California State Military Department
The California State Military Museum
Preserving California's Military Heritage
Historic California Posts
Fort Funston
(Lake Merced Military Reservation, San Francisco Defense Area Sites SF-61 and SF-59)
 
by Gordon Chappell
Regional Historian, Pacific West Region
National Park Service
 

About 1890 the army engineers planning new defenses of San Francisco Bay proposed to build two mortar batteries on a tract of land between Laguna de la Merced (Lake Merced or, more properly, Lake of Mercy) and the Pacific Ocean, in the southwestern corner of San Francisco. The Spring Valley Water Company, owner of the yet undeveloped land, was amenable to a 'friendly' condemnation suit, and in this manner the government acquired in December 1900 roughly 45 acres at $900 per acre, and established the Lake Merced Military Reservation. However no construction took place until World War I provided the stimulus, when in February 1917 the Engineers commenced building a temporary battery for four 12-inch mortars, with the guns for it to come from Batteries Stotsenburg-McKinnon, Pits 3 and 4. They also began work on a temporary battery to mount two 5-inch rapid fire guns to come from Battery Sherwood. The two batteries were turned over to the Coast Artillery Corps on January 30, 1919. The mortar battery, in which the four guns were arranged in a straight line, was named for Brigadier General Walter Howe who had died in 1915. The only concrete in the emplacement was in the gun platforms; the plotting room was a wooden building. The same was true for the rapid fire battery, whose ammunition storage was a mere wooden shelter between the guns covered with a thin layer of earth. This battery was named for Colonel Lawrence L.Bruff, an ordnance officer who had died in 1911, and it should not be confused with the later Battery Bluff.

Meanwhile, on June 26, 1917 the Lake Merced Military Reservation was renamed Fort Funston for Major General Frederick Funston, who had died that February. In July the post was enlarged by the purchase of an additional 150 acres lying to the south. Troops assigned to the batteries lived in tents while building their own wood frame barracks and quarters. The San Francisco Chronicle remarked on the occasion of raising the first flag over the new Fort Funston parade ground that the place looked more like a frontier post than anything else, for the garrison's buildings were almost all of frame construction, all but a few considered temporary, and while some of them were neat enough when new and freshly painted, none had any architectural distinction or decoration. The buildings housed the men who manned the batteries, and the post functioned as a sub-post of Fort Winfield Scott, the Coast Artillery command for San Francisco Bay defenses which comprised the western portion of the Presidio of San Francisco.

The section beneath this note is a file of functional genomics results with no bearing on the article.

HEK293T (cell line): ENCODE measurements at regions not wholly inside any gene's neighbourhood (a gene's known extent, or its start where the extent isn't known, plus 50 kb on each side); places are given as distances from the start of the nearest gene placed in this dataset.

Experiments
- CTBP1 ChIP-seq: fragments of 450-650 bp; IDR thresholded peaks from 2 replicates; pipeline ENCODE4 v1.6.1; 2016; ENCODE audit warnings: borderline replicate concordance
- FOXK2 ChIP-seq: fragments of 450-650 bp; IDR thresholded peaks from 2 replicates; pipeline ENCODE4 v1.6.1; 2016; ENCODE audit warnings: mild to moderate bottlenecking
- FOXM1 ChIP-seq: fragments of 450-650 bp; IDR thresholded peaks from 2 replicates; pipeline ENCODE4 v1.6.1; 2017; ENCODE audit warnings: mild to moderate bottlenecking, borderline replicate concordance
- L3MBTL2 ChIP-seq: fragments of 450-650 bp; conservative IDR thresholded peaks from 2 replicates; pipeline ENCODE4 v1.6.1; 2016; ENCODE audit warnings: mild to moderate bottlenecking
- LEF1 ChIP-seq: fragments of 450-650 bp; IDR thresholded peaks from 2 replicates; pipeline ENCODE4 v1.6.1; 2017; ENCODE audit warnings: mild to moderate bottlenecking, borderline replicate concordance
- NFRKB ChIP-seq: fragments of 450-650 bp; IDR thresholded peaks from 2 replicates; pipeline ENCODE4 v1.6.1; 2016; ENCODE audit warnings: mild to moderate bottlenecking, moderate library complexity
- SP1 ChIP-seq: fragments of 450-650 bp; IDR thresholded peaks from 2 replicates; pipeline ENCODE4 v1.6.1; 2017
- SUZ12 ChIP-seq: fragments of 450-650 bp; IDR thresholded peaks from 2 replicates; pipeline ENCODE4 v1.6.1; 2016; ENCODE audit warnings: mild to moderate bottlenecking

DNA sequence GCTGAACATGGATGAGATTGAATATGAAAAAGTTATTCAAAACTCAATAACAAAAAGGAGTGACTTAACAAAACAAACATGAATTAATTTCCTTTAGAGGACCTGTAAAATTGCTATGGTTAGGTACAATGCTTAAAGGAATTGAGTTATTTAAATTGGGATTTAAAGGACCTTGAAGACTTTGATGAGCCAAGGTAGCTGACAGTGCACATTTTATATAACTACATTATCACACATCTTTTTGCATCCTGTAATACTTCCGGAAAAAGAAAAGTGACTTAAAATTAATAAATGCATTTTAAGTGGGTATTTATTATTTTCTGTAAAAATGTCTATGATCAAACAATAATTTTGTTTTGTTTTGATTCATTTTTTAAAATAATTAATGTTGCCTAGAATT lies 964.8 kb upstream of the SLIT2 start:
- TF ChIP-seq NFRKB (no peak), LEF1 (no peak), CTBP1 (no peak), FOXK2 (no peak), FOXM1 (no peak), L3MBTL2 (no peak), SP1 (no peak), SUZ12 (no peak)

The garrison complex would grow during World War II by the construction of a new class of "temporary" barracks and quarters and other structures to a total by the end of 1942 of 86 buildings, but after the war its batteries became obsolete and it was demolished in its entirety, save for a few of the World War II buildings east of the road.

As for the batteries themselves, Battery Bruff was declared obsolete, a mere six months after it had been turned over to the Coast Artillery Corps, making it the shortest-lived battery in the San Francisco Bay defenses and raising real questions about its necessity in the first place. Battery Howe, on the other-hand, apparently retained its mortars until 1945, this "temporary" battery thus far outlasting the armament of many "permanent" mortar batteries.

After the original cantonment area was transferred to the City and County of San Francisco, a portion was retained by the Department of the Army and permitted to the California National Guard for the housing of an Antiaircraft Artillery Battalion. The 20 November 1957 map documenting the Fort Funston Military Reservation shows that Battery A, 271st Antiaircraft Artillery Gun Battalion had four 90mm Antiaircraft Guns just west on the cantonment area. The California National Guard used the magazines at Battery Howe and Antiaircraft Battery Number 3 for ammunition storage and the balloon hanger as a storage shed for the mobile antiaircraft guns. This site was on City and County of San Francisco land outside of the California National Guard leased area and the area retained by the Army. This site was known as SF-61.

The last military use of Fort Funston was as a Nike missile battery location. It, too, is now obsolete.

Originally Published in 1981 for the annual meeting of the Council on Abandoned Military Posts. Reprinted with permission of the author

Other Coast Artillery Infrastructure

Plotting and Switchboard Room: Located 700 feet northeast of Battery Davis's Gun No. 1, this facility was completed 21 September 1940. Power supply was provided by Battery Davis. The entrance to this station is partially buried.

Funston Groupment C2: This two-story structure, completed in 1941, is located 250 feet due west of the of the western most Nike-Ajax launcher (Structure 202) , This bunker was the command post during World War II for the active coast artillery batteries at Fort Funston (i.e., Batteries Howe, Bluff and Davis). Power supplied by Battery Davis. Presently this structure is integrated into a scenic overlook.

Fire Control Station Group 4: Completed in 14 November 1941, this structure is located 250 feet due west of the of the western most Nike-Ajax launcher (Structure 202) , This bunker was the Fire Control Station for Battery Bluff. Power supplied by Battery Davis. The structure is not visible and may have been removed.

Fire Control Station B1S1 Davis: Completed 21 September 1940 this structure was a two-story fire control station for Battery Richmond P. Davis. The station is located 1,300 feet south of Battery Davis's No 1 gun. Power supplied by Battery Davis. The structure is not visible and may have been removed.